A popular video on social media showed how a woman expressed her displeasure when a customer made a remark about her Burger King uniform, accusing it of being a “distraction” to her spouse.
The Burger King employee, says in the video caption, “I had a lady complain today because my uniform was a ‘distraction’ to her husband...”
Throughout the video, the woman is dressed in what seems to be the typical Burger King uniform — a grey cap, polo shirt, and jeans.
The L.A. Burger King employee then delivers a great comeback, implying that it was the jeans the thing that the customer had an issue with:
“I suppose I’ll leave my a** at home next time,” the woman jokes before she flips off the camera.
“You’re supposed to have the shirt tucked in,” someone said in a comment.
“I only untucked it because she started yelling at me,” the woman replied.
Since it was posted a few days ago, the video has gotten over 18.9 million views, 4.3 million likes, and tens of thousands of comments from individuals who felt the customer was in the wrong.
“The husband gotta leave the eyes at home next time,” a user said.
“She’s mad at the wrong person,” another person said.
“Distracting him from what? From ordering at Burger King,” someone asked.
“Apparently she was trying to tell him something and he wasn’t paying attention, so she got upset,” the woman replied.
One of the most liked comments in the video accuses the customer of being a Karen:
“And that’s why Karens will be the fall of America”.
This is not the first time where a popular video shows a situation that questions whether what a woman is wearing is causing a problem.
In early May, a mother accused a security guard of attempting to throw her out of a theme park because of her shorts. Then, in April, a lady claimed on social media that a guy had taken a picture of her as she was working out at a gym.
Women and their appearance at the workplace
According to a recent study, one in every four women has been reprimanded about their appearance at work, with the most commonly mentioned problems being too much makeup and skirt length.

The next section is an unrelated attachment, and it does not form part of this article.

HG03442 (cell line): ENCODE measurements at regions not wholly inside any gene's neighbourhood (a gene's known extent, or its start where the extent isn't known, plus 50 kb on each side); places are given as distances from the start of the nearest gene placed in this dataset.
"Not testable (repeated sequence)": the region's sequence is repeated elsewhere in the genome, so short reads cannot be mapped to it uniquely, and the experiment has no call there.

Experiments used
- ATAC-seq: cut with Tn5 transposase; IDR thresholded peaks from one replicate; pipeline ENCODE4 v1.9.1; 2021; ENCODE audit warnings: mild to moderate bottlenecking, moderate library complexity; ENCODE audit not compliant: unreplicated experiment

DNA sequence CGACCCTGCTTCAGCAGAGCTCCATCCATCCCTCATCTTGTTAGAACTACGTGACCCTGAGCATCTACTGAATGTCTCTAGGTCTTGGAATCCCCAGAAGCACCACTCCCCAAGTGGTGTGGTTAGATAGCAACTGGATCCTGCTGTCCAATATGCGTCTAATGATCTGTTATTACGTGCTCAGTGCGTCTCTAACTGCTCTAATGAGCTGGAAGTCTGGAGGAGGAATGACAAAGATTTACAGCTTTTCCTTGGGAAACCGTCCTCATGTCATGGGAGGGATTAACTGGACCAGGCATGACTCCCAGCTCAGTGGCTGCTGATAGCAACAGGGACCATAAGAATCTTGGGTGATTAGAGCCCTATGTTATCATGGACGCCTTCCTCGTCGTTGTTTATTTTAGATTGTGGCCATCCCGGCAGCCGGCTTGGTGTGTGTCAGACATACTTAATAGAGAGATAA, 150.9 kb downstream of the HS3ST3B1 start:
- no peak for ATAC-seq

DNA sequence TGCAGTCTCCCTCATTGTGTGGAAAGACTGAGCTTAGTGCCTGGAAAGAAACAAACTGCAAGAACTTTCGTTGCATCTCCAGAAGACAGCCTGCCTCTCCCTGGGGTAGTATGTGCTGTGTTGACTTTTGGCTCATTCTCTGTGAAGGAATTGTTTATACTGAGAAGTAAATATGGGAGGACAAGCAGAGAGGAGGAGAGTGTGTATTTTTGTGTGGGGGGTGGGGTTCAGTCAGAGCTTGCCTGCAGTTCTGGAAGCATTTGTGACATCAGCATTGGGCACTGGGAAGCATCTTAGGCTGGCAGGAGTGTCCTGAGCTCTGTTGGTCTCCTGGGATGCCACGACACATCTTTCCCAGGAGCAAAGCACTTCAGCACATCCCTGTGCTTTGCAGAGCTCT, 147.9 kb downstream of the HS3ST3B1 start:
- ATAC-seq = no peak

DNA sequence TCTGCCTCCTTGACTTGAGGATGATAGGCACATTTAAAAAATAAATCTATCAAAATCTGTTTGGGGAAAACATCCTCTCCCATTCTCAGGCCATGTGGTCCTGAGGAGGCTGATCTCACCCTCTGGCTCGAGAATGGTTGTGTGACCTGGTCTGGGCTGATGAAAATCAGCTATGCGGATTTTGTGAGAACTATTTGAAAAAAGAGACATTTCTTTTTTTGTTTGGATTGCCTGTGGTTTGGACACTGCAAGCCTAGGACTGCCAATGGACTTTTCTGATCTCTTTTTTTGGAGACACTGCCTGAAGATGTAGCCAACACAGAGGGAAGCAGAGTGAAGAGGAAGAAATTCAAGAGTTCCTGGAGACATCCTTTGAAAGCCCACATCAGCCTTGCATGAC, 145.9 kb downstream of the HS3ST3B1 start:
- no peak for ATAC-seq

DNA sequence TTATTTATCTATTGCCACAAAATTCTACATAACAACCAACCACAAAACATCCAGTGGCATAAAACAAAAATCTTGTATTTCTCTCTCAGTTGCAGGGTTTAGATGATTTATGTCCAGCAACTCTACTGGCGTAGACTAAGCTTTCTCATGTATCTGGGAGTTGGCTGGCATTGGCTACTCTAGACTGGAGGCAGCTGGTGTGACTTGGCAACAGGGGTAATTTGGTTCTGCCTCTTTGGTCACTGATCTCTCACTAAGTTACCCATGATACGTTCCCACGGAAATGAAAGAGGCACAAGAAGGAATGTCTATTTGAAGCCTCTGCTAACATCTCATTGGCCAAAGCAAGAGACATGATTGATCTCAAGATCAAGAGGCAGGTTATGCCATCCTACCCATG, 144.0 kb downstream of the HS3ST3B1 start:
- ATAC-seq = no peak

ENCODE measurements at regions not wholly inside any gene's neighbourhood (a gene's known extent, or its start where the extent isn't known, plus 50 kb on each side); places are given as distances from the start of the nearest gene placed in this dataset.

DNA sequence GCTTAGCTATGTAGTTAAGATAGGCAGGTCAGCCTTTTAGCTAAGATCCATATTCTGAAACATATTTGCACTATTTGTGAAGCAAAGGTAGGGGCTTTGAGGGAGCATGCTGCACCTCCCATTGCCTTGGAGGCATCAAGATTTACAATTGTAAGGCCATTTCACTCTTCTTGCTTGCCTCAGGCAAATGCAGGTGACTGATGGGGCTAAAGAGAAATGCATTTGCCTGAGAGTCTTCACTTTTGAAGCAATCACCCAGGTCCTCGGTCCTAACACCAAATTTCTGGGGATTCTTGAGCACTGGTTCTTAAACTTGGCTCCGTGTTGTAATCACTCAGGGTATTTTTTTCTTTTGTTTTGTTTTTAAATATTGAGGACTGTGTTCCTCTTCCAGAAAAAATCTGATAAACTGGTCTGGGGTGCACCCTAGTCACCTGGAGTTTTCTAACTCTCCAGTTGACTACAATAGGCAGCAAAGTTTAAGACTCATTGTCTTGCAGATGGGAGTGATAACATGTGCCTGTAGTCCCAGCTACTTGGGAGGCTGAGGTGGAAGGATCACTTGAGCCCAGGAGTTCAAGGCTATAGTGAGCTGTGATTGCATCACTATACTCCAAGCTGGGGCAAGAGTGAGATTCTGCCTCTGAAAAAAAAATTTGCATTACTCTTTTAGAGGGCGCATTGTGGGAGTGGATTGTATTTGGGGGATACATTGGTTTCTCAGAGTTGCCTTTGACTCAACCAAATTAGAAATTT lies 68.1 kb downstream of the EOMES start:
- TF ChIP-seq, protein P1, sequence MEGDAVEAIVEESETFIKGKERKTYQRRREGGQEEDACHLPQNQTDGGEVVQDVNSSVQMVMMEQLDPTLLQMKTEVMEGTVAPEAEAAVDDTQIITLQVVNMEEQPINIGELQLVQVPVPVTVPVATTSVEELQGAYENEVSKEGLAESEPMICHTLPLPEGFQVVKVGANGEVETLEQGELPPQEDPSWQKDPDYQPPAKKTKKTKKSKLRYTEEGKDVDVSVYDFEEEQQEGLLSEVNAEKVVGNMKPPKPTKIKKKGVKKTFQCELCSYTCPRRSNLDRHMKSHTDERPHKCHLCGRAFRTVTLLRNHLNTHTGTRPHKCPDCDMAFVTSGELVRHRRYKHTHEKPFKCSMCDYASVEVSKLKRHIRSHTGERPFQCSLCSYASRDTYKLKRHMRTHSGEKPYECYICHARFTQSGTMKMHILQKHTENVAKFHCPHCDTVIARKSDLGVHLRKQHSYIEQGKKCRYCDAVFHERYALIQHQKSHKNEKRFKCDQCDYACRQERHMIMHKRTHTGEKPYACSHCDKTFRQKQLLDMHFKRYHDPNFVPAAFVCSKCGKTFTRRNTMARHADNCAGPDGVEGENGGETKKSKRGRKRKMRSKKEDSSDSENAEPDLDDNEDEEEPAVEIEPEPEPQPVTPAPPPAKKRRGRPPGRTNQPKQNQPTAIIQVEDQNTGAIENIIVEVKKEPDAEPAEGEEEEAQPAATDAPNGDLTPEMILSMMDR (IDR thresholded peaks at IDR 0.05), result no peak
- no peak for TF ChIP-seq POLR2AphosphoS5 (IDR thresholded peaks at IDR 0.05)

According to the latest study, a substantial 35% of managers consider female employees to be a “distraction” to their male coworkers, straddling the line between professional standards and blatant sexism.
Other red flags for these managers were tops that were considered excessively exposing (30%), slogan t-shirts (18%), and general outfit flamboyance (15%).
Men were reprimanded mostly for not being clean-shaven and for their footwear choice.
These results are especially troubling considering that males in the workplace are almost never penalized for their clothes in any way.
The extreme focus on women’s bodies is troubling enough on its own, but it becomes much more troubling when it enters the workplace.
The concept of “victim-blaming” was studied in 1966, when Melvin Lerner and Carolyn H. Simmons, two behavioral scientists at the University of Kentucky published cutting-edge research about the need for humans to live in a just world by rationalizing that victims, were somehow deserving of their circumstances.
Following the principle of that study, if we can point to controllable, outside factors, such as a top, makeup, a skirt, or a pair of jeans as the reason for the behavior of the people who say women are a "distraction", it makes us feel safer, however, it will still be totally wrong.
“Our bodies are not a distraction,” someone said in support of the Burger King worker.